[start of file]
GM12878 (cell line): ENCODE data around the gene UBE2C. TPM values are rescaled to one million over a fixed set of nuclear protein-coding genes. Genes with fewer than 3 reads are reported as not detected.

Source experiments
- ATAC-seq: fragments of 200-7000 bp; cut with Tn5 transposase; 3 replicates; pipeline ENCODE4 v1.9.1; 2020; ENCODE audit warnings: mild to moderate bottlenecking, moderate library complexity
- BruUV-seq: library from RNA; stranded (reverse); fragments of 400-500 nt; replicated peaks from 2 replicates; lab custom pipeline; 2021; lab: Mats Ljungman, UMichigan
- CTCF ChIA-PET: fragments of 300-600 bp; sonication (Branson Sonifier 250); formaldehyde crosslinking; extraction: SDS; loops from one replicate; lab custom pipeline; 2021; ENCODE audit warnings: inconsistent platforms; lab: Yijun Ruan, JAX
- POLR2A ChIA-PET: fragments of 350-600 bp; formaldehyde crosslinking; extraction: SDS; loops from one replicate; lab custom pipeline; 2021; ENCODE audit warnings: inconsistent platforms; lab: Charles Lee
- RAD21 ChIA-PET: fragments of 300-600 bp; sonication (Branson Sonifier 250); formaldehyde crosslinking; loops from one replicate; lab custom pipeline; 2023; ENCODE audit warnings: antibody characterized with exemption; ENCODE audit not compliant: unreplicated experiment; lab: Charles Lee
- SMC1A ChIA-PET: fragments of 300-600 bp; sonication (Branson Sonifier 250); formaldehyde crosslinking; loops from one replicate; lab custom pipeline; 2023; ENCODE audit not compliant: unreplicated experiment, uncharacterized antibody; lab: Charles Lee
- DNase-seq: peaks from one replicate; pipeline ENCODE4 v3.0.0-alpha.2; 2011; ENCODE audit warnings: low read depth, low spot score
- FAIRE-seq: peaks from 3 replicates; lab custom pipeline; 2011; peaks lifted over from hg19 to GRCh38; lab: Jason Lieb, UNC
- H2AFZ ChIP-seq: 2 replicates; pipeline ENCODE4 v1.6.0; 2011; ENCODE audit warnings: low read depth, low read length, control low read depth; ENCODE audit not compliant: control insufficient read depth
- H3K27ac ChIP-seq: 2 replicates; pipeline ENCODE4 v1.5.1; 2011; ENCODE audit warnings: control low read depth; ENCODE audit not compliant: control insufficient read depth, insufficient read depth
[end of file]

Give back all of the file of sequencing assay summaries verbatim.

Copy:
GM12878 (cell line): ENCODE data around the gene UBE2C. TPM values are rescaled to one million over a fixed set of nuclear protein-coding genes. Genes with fewer than 3 reads are reported as not detected.

Source experiments
- ATAC-seq: fragments of 200-7000 bp; cut with Tn5 transposase; 3 replicates; pipeline ENCODE4 v1.9.1; 2020; ENCODE audit warnings: mild to moderate bottlenecking, moderate library complexity
- BruUV-seq: library from RNA; stranded (reverse); fragments of 400-500 nt; replicated peaks from 2 replicates; lab custom pipeline; 2021; lab: Mats Ljungman, UMichigan
- CTCF ChIA-PET: fragments of 300-600 bp; sonication (Branson Sonifier 250); formaldehyde crosslinking; extraction: SDS; loops from one replicate; lab custom pipeline; 2021; ENCODE audit warnings: inconsistent platforms; lab: Yijun Ruan, JAX
- POLR2A ChIA-PET: fragments of 350-600 bp; formaldehyde crosslinking; extraction: SDS; loops from one replicate; lab custom pipeline; 2021; ENCODE audit warnings: inconsistent platforms; lab: Charles Lee
- RAD21 ChIA-PET: fragments of 300-600 bp; sonication (Branson Sonifier 250); formaldehyde crosslinking; loops from one replicate; lab custom pipeline; 2023; ENCODE audit warnings: antibody characterized with exemption; ENCODE audit not compliant: unreplicated experiment; lab: Charles Lee
- SMC1A ChIA-PET: fragments of 300-600 bp; sonication (Branson Sonifier 250); formaldehyde crosslinking; loops from one replicate; lab custom pipeline; 2023; ENCODE audit not compliant: unreplicated experiment, uncharacterized antibody; lab: Charles Lee
- DNase-seq: peaks from one replicate; pipeline ENCODE4 v3.0.0-alpha.2; 2011; ENCODE audit warnings: low read depth, low spot score
- FAIRE-seq: peaks from 3 replicates; lab custom pipeline; 2011; peaks lifted over from hg19 to GRCh38; lab: Jason Lieb, UNC
- H2AFZ ChIP-seq: 2 replicates; pipeline ENCODE4 v1.6.0; 2011; ENCODE audit warnings: low read depth, low read length, control low read depth; ENCODE audit not compliant: control insufficient read depth
- H3K27ac ChIP-seq: 2 replicates; pipeline ENCODE4 v1.5.1; 2011; ENCODE audit warnings: control low read depth; ENCODE audit not compliant: control insufficient read depth, insufficient read depth